The fate of millions of undocumented immigrants may be decided by the Supreme Court.
Exactly one year after President Barack Obama announced sweeping executive actions aimed to protect millions from deportation, the administration appealed to the high court on Friday, seeking a declaration from the justices that the program should be allowed to proceed.
The White House needed to move quickly if it wanted the court to rule in the current term, which ends in late June. Even now, the justices retain wide discretion to accept the case, hold it over until the term that begins next October, or reject it altogether.
The court's timing has clear implications for the 2016 presidential election. If the court takes up the case and rules against the Obama administration, it will be a blow to Democratic candidates, who have said they would go even further than the president on deportation relief. If the court allows the executive actions to move forward, it will hurt Republicans who vowed to rescind them, since doing so would involve stripping people of benefits they had already received.
Obama announced on Nov. 20, 2014 that he would implement a new program called Deferred Action for Parents of Americans and Lawful Permanent Residents, or DAPA, which would allow certain undocumented immigrant parents to remain in the country and obtain temporary work permits.
He also said the administration would expand the existing Deferred Action for Childhood Arrivals program, or DACA, which does the same for some undocumented young people who came to the U.S. as children.
Texas led a group of 26 states to sue the Obama administration over the executive actions on DAPA and DACA, claiming they were unconstitutional and would cause the states harm because more people would apply for driver's licenses, among other arguments.
A judge blocked the programs from moving forward, leaving millions of undocumented immigrants who expected relief in limbo. An appeals court upheld that injunction earlier this month.
The Obama administration has maintained that the executive actions were constitutional and said it is confident the courts will eventually rule in its favor.
More than 4 million undocumented immigrants could be eligible for DAPA and the expansion of DACA, according to the administration and outside group estimates. The three-year permits would allow them to work legally and to obtain driver's licenses.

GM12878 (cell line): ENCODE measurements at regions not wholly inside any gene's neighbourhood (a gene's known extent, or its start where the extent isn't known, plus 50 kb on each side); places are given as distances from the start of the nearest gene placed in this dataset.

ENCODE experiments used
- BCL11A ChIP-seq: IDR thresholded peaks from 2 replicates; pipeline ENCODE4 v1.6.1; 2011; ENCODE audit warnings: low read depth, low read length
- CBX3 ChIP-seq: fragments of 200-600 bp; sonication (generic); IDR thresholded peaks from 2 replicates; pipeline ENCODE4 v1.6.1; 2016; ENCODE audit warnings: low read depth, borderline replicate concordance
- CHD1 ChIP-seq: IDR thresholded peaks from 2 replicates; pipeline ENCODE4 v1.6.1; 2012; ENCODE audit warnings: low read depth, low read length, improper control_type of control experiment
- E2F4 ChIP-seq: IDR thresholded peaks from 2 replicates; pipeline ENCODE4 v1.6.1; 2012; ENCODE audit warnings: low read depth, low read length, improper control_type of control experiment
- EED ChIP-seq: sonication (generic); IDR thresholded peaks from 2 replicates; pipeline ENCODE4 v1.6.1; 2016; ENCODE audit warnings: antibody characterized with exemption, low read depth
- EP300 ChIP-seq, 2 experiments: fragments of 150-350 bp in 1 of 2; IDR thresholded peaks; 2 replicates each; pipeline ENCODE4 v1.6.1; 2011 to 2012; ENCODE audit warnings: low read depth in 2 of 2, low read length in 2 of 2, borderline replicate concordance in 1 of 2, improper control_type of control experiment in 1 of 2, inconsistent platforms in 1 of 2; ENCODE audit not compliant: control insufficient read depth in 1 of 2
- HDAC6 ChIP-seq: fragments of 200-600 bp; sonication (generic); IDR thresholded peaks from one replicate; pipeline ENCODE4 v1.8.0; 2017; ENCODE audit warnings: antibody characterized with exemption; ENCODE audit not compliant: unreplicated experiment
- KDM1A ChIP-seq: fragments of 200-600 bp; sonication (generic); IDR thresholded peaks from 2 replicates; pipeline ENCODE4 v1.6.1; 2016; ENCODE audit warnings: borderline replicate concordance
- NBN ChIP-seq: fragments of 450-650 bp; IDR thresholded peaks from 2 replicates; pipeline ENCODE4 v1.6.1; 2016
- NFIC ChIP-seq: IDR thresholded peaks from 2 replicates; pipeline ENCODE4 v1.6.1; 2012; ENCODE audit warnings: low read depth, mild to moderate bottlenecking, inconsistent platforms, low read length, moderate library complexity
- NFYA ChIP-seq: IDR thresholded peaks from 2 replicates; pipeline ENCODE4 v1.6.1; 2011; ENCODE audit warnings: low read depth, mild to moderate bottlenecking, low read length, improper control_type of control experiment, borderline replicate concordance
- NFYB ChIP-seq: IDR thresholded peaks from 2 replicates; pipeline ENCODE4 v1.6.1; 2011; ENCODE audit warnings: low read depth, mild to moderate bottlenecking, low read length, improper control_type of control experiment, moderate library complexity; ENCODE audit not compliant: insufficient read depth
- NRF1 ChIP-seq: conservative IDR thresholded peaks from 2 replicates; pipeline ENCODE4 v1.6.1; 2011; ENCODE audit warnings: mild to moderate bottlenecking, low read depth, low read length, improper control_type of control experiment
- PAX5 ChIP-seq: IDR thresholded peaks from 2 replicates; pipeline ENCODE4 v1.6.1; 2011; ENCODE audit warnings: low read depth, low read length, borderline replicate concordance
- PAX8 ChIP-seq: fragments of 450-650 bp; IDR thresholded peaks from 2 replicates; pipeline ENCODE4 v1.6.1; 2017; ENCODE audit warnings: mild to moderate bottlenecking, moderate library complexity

The administration opens its appeal to the justices with a statement from a century-old case -- "The authority to control immigration ... is vested solely in the Federal Government" -- and then proceeds to lay out the various reasons why the court should agree to add the dispute to its docket.
Among them, the government argues that Congress has already vested the Department of Homeland Security with broad powers to determine “national immigration enforcement policies and priorities” and to establish regulations and policies to that effect.
“A principal feature of the removal system is the broad discretion exercised by immigration officials,” wrote Solicitor General Donald Verrilli in the government’s legal brief to the court, quoting from a 2012 case that reaffirmed the executive’s prerogatives over immigration issues. “When they encounter a removable alien, immigration officials, as an initial matter, must decide whether it makes sense to pursue removal at all.”
Pointing to “resource constraints” and the government’s historic role in conferring “deferred action” to certain foreign-born persons, Verrilli contended that DHS can only do so much with the estimated 11 million undocumented immigrants that reside in the United States, and noted how Congress has directed it to allocate the “necessary expenses for enforcement of immigration and customs laws, detention and removals, and investigations.”
Resting on that premise, Verrilli -- who will likely argue the case before the Supreme Court if it agrees to hear it -- then asserted that the U.S. Court of Appeals for the 5th Circuit, which ruled against DAPA and the expanded DACA, made a mistake when it “upheld an unprecedented nationwide injunction against implementing a federal immigration enforcement policy,” and that leaving it in place will allow states to thwart authority that otherwise belongs to the federal government.
The 5th Circuit’s decision “will force millions of people — who are not removal priorities under criteria the court conceded are valid, and who are parents of U.S. citizens and permanent residents — to continue to work off the books, without the option of lawful employment to provide for their families,” Verrilli said. “And it will place a cloud over the lives of hundreds of thousands of people who came to the United States as children, have lived here for years, and been accorded deferred action under the 2012 DACA policy, which respondents have never challenged.”
If the Supreme Court decides to add the case to its docket now instead of later, a hearing would take place sometime in the spring, with a decision expected by the end of June.
A spokeswoman for Texas Attorney General Ken Paxton (R) declined on Friday to say what the office's next steps would be, but said it plans to continue with the case.
"The president said himself more than 20 times that he didn't have the authority to unilaterally rewrite immigration law," spokeswoman Cynthia Meyer said in an email. "Three times federal courts have ruled in our favor, and we stand ready to continue defending the rule of law as we lead a 26-state coalition against the president's unconstitutional use of executive power."
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